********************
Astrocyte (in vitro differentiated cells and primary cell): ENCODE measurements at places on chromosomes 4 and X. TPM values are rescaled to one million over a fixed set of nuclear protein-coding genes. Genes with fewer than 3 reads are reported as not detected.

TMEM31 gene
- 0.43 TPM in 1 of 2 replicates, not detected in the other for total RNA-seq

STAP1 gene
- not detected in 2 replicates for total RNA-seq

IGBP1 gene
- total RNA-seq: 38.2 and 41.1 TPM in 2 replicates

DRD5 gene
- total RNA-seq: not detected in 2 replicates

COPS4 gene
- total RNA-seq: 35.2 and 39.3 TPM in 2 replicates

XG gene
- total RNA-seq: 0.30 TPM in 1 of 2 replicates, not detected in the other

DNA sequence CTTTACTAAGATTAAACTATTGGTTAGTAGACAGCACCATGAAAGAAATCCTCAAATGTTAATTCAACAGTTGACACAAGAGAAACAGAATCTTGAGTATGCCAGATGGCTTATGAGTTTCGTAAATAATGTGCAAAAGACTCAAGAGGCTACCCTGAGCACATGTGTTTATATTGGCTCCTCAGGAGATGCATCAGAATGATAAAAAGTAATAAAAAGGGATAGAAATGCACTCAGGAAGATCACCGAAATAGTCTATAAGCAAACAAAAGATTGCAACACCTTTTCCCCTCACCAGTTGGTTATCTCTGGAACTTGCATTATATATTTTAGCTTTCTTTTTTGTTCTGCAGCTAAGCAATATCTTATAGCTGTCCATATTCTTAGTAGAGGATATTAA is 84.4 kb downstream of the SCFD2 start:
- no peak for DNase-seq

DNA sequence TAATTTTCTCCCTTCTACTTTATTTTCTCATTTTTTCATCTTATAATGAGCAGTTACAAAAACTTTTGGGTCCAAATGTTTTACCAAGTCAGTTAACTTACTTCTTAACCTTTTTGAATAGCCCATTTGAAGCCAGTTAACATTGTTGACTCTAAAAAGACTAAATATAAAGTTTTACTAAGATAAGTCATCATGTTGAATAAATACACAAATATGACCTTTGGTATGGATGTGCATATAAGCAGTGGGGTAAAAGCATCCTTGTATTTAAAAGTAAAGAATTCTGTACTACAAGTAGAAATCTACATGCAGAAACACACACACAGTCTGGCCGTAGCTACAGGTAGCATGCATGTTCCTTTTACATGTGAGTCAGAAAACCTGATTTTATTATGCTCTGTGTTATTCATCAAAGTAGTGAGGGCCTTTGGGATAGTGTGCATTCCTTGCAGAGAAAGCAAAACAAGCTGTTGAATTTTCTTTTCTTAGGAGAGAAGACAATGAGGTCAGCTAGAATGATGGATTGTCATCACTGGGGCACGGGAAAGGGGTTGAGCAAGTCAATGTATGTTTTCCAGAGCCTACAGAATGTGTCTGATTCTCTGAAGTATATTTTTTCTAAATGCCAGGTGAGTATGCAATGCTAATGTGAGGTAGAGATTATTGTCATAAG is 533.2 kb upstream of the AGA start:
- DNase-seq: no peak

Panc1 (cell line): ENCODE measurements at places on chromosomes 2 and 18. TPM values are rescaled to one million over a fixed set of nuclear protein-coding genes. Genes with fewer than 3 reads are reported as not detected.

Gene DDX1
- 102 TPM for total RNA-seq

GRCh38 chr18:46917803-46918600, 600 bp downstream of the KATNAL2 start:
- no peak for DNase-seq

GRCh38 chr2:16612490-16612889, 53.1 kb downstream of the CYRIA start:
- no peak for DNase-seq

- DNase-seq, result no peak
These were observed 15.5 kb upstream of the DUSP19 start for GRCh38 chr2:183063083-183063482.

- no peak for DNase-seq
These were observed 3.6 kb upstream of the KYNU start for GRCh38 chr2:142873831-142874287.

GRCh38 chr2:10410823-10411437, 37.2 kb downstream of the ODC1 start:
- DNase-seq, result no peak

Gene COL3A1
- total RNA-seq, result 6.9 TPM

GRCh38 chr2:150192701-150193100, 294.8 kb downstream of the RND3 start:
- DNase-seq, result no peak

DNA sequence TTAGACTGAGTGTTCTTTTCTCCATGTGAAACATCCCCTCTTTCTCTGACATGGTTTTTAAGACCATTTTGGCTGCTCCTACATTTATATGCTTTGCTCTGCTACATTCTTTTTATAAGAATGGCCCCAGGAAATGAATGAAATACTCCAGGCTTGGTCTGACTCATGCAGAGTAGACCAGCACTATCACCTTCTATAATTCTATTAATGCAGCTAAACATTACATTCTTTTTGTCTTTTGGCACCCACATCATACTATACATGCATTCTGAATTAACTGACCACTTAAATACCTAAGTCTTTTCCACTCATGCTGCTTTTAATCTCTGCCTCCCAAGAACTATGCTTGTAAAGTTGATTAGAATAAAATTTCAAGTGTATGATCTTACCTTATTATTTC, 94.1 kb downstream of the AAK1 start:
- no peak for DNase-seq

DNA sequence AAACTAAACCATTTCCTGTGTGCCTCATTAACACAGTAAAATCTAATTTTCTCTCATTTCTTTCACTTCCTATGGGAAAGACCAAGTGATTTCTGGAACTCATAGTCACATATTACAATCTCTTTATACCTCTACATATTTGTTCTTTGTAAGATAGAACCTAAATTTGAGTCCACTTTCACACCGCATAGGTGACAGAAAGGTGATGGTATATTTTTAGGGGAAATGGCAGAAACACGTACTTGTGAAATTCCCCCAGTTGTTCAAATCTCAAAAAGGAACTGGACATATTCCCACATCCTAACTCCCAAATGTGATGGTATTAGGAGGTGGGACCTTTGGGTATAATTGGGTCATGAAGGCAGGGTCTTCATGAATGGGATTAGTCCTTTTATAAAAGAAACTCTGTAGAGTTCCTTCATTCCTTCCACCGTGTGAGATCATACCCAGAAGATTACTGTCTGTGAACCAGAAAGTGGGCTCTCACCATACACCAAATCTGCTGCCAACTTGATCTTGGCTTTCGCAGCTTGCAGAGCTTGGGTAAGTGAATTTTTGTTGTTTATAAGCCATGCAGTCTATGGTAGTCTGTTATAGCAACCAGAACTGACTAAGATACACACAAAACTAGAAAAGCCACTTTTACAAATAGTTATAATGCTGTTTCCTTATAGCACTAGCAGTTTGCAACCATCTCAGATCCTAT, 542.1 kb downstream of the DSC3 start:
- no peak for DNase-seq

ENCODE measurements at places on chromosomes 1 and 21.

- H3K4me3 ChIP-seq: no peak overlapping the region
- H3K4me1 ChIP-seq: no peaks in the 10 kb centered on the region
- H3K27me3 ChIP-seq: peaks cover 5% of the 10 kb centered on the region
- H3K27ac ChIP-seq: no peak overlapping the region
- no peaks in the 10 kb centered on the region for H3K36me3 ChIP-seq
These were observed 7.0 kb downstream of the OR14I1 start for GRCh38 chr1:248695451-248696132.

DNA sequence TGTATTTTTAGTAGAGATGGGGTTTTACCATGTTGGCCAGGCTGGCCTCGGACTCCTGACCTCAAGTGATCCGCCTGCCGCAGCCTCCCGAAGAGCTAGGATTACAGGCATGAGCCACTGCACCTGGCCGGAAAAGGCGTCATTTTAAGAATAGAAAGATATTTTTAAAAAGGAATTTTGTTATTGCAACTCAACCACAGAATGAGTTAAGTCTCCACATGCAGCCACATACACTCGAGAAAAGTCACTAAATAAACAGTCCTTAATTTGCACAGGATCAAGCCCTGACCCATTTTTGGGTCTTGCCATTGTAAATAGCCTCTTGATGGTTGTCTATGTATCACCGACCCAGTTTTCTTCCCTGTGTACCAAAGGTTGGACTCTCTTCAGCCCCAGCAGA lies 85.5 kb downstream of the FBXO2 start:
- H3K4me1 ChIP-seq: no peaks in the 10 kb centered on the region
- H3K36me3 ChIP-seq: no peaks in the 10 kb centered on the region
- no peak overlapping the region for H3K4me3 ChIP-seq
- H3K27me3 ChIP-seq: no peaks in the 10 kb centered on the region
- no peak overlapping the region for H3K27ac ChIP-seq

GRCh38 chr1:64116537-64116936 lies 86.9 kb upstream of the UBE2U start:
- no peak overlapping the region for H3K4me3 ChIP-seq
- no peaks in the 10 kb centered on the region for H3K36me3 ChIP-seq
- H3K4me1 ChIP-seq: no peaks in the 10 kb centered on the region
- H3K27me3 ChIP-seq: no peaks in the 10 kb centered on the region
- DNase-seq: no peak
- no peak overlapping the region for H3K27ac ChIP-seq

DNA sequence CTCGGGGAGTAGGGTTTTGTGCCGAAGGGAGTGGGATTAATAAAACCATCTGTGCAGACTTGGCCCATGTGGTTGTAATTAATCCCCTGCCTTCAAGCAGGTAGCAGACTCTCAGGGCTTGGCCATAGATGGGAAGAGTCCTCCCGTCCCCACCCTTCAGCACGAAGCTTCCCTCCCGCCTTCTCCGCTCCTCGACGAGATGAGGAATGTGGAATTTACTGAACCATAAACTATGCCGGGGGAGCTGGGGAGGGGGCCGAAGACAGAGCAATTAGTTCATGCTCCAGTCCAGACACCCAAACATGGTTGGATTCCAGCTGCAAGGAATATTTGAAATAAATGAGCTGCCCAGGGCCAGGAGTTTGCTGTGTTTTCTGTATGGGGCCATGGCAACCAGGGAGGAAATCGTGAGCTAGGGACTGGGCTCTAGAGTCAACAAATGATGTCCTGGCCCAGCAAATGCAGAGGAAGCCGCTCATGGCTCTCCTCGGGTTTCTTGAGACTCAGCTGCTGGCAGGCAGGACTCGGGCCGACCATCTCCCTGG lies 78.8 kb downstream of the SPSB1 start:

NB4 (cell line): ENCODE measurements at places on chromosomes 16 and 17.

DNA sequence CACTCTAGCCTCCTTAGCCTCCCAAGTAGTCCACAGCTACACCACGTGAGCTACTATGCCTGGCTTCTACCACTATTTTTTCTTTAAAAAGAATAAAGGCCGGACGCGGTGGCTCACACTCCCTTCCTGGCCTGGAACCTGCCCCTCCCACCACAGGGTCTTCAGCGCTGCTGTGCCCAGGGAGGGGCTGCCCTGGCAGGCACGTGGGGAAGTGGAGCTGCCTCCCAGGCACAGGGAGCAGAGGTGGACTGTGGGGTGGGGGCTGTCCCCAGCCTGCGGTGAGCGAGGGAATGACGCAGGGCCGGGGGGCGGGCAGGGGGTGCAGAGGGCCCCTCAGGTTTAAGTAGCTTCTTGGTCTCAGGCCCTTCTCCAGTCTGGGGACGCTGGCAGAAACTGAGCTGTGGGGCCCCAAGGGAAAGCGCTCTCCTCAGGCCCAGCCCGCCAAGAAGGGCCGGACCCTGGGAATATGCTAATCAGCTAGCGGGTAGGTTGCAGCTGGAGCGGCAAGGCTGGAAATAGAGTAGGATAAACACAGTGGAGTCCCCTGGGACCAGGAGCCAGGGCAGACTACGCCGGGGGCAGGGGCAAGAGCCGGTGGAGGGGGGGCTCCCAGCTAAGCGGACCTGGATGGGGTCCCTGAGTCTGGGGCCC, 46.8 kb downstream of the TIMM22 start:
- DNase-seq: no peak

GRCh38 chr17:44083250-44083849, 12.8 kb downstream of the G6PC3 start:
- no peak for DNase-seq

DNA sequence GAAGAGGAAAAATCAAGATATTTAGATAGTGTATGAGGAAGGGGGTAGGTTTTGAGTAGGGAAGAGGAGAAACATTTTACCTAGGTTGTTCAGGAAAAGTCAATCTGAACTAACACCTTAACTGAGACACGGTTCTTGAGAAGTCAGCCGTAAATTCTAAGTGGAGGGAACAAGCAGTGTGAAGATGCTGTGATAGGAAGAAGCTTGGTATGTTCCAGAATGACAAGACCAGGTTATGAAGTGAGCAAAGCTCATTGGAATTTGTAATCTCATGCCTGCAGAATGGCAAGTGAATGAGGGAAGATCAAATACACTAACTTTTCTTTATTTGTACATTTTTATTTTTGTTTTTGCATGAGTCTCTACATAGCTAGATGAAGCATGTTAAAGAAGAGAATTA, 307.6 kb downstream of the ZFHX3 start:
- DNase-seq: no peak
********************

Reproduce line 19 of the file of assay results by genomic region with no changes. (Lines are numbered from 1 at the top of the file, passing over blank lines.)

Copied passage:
Gene DDX1